The repurchase rate, otherwise known as the repo rate, is the official interest rate that the South African Reserve Bank (SARB) charges commercial banks in the private sector (such as ABSA, Standard Bank, Nedbank and FNB) to loan money to them. The banks then charge a higher interest rate, known as the prime lending rate, to clients looking to borrow money from them in order to make a profit.
It was announced at the Monetary Policy Committee (MPC) meeting in January that the repo rate would remain steady at 5.75%, with the prime lending rate on home loans at 9.25%.
The repo rate had remained unchanged since the 25 basis points (bps) rate hike in July of last year – the MPC kept the borrowing costs unchanged in an effort to relieve pressure on an economy weakened by electricity supply constraints and strikes. In July of this year it was raised by 25bps, and at the SARB November meeting the repo rate was hiked a further 25bps to 6.25%. The prime lending rate was also increased to 9.75% from 9.5% in July. This was said to be a result of an increase in inflationary pressures.
Growth and inflation outlooks for 2016 and 2017 have subsequently deteriorated due to a significant increase in the risk factors affecting the forecast. Drought conditions in major food-producing areas have worsened, causing uncertainty and alarm at the prospect of having to import food staples next year, raising food prices. Rising electricity costs and a weakening rand have further subdued economic growth.
Conclusively, the interest rate hike, although ill-timed, was not entirely unanticipated given the state of the economy and other contributing factors.
How will the Rate Hike affect the Property Market?
Stability is vital and balance within the market is of the utmost concern. A steady repo rate builds and retains confidence in the residential housing market, whereas hiking cycles adversely affect consumer confidence and affordability.
Up until this point home-buyers and investors have taken advantage of the relatively low interest and inflation rates by acquiring home loan finance at affordable costs of credit, which have supported growth in property sales.
The property market has continued to reflect stable recovery and growth in residential property values, particularly in high-demand areas, over the last few years amid mounting economic pressures. It remains one of the few sectors achieving overall balance. All the same, the rate hike has come at a bad time! The festive season is around the corner and with rising costs, reduced affordability and poor consumer confidence, the repo rate hike is sure to reflect a decrease in the volume of sales transactions and the demand for rental property in the coming months, especially in the higher price bracket.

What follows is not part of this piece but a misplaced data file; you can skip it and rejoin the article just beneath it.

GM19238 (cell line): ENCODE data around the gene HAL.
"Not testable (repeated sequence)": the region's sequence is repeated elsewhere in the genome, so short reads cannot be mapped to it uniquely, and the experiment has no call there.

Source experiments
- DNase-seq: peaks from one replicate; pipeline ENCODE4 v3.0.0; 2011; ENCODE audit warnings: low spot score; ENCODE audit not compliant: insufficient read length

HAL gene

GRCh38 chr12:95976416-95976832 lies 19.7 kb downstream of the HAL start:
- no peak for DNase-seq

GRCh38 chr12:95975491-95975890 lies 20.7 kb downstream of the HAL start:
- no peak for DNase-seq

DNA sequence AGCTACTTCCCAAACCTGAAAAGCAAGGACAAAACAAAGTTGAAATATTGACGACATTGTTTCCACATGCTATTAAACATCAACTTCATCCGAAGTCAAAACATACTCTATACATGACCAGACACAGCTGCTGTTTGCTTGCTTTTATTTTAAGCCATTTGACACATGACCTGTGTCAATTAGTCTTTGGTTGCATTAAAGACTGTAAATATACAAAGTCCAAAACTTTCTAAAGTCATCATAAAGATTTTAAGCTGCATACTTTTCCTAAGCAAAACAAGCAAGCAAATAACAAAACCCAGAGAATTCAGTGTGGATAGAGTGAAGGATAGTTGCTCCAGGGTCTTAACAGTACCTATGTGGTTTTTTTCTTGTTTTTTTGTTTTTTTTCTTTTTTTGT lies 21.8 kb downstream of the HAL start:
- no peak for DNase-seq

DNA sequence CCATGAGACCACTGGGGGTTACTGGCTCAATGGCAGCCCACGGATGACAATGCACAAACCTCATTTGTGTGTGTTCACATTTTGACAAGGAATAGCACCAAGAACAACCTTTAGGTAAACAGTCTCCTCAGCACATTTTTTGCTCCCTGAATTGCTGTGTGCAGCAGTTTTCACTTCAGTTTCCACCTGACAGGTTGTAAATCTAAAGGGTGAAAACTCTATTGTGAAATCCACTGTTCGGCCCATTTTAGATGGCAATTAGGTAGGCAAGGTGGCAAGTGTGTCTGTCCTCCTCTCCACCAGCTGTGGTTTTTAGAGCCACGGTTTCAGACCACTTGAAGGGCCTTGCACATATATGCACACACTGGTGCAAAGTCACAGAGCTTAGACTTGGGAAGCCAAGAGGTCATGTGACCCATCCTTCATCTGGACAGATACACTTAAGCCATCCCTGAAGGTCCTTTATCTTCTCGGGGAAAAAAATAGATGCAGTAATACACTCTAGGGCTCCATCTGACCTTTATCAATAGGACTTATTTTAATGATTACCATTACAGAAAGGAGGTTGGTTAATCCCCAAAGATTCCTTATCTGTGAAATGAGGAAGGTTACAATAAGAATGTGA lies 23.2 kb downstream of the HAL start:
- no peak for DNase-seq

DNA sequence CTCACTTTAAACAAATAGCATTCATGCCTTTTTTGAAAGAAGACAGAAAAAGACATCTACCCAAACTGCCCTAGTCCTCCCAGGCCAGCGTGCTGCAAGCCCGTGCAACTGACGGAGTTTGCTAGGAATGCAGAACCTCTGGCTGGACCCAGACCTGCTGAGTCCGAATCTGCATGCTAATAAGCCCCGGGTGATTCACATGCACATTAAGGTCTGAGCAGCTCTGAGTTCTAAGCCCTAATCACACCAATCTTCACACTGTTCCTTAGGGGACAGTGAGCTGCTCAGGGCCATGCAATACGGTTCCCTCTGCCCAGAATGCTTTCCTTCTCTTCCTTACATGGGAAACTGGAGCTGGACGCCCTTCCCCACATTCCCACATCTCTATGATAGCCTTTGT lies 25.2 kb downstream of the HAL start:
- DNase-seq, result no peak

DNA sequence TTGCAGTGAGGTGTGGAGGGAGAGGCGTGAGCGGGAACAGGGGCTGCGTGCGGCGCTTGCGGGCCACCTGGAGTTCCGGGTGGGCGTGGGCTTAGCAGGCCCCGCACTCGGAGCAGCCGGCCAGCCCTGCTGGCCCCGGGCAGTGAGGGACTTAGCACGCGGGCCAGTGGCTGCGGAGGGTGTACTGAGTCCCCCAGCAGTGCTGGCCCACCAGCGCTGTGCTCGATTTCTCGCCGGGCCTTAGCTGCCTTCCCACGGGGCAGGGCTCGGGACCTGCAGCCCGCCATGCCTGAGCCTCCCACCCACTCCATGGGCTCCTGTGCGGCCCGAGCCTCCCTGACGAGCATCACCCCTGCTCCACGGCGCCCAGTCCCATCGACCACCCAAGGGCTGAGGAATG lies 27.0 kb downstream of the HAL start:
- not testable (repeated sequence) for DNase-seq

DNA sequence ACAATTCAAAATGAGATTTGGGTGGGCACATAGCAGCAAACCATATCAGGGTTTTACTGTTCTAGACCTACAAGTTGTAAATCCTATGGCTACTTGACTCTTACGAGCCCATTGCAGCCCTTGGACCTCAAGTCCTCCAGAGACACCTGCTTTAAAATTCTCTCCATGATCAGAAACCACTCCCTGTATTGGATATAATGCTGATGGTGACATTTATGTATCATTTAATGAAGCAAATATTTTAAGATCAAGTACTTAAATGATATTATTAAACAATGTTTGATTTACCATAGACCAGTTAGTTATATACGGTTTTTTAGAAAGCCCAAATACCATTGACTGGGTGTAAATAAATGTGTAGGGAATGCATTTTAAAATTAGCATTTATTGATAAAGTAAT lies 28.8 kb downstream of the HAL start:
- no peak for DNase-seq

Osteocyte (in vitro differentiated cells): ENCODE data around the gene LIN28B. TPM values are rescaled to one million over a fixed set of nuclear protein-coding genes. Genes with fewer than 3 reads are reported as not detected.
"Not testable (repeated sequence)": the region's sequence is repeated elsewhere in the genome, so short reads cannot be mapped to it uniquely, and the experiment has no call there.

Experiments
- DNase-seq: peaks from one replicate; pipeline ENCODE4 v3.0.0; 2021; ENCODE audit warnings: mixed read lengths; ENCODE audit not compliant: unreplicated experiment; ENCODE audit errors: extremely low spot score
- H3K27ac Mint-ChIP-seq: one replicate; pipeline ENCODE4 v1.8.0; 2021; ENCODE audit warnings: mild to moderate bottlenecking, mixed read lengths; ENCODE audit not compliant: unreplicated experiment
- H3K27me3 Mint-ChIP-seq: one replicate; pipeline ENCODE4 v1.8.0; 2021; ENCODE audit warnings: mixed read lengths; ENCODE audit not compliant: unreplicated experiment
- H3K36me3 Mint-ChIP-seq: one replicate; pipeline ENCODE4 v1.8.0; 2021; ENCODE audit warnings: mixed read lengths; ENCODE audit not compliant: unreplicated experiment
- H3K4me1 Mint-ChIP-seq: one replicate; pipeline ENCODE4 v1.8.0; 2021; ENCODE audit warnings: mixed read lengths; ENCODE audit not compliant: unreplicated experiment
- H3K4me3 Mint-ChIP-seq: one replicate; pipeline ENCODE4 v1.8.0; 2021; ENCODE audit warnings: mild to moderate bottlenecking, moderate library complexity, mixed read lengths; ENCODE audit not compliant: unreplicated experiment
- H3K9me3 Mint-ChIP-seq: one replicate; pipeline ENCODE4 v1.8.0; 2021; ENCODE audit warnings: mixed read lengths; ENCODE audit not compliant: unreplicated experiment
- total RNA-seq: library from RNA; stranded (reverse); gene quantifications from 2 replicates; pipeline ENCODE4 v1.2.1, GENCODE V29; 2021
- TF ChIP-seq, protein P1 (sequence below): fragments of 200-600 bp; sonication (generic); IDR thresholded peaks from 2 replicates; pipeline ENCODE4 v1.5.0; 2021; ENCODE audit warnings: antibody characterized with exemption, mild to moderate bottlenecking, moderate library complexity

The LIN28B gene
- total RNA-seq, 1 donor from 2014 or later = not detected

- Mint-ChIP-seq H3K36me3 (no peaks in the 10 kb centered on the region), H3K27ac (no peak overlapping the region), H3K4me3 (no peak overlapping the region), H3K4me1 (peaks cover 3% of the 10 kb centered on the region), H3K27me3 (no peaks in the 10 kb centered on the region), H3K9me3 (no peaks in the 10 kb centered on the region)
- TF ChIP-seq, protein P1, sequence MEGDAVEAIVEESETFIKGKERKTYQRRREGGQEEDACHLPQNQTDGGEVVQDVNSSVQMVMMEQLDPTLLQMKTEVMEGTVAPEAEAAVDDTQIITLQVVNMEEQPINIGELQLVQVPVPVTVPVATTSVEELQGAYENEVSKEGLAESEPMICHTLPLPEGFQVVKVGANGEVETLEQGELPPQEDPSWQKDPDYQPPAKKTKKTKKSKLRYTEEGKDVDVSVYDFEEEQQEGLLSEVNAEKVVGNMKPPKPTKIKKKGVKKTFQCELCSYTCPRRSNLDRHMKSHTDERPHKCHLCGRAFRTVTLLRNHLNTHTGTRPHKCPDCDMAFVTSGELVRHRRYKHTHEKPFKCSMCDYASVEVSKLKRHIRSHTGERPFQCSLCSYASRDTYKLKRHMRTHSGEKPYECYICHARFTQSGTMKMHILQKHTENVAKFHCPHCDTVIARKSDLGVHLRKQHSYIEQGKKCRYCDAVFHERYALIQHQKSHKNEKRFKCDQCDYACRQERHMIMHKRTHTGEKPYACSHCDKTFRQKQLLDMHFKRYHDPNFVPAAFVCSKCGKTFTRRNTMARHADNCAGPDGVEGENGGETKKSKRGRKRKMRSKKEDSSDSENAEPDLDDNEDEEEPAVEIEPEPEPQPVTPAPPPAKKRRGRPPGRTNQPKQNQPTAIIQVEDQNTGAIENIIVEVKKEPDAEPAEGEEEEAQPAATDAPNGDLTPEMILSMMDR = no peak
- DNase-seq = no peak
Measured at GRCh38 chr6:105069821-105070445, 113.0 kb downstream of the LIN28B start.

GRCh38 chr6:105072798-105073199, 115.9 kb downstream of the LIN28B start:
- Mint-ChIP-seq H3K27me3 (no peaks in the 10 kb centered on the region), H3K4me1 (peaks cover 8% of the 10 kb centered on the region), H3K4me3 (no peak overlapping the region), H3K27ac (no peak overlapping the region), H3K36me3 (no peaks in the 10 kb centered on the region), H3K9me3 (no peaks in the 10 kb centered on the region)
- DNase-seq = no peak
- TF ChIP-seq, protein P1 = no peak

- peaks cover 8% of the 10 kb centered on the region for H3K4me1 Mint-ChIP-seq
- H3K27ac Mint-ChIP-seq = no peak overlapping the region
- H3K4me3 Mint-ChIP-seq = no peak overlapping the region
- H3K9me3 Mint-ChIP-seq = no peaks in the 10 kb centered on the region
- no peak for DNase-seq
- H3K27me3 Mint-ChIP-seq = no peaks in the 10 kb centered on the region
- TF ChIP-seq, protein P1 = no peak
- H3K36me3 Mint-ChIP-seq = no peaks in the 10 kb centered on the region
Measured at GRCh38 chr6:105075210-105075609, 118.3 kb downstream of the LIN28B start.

The decision to increase the repo rate is predicted to have the greatest impact on consumers already under financial strain due to increased debt levels and a rise in food, electricity and petrol costs.
Affordability issues have had an obvious influence on the decline in consumer confidence
regarding the property industry. Prospective homebuyers requiring access to home loan finance are left no other option but to continue to rent as proposed bond repayment instalments become more and more unaffordable. Home loan finance isn’t the only credit affected; credit on personal loans, microloans and credit cards will become more expensive.
Consumers who are unable to secure bond finance fuel the demand for rental property – this remains good news for buy-to-let investors!
Mortgage-dependent homeowners, on the other hand, may find themselves in a position where they are forced to sell in order to downscale due to financial pressures. Oftentimes this hasty approach can jeopardise their investment returns, but taking into account the residential stock shortage and using it to their advantage places sellers in a good position to get their asking price.
The worst affected will be those just getting by as it is.
Nevertheless, those in the financial position to rent or buy will continue to do so – supporting the sustained demand for quality property and driving an increase in house prices; this despite the increase in the interest rates affecting their monthly bond repayments. Stock shortages continue to dominate the housing market as demand for correctly-priced property far outstrips supply.
All homeowners and prospective property buyers are encouraged to be responsible in their spending and diligent in their saving. The overall forecast for 2016 & 2017 does not promise a quick recovery; however the property market has demonstrated its resilience in recent years and continues to do so.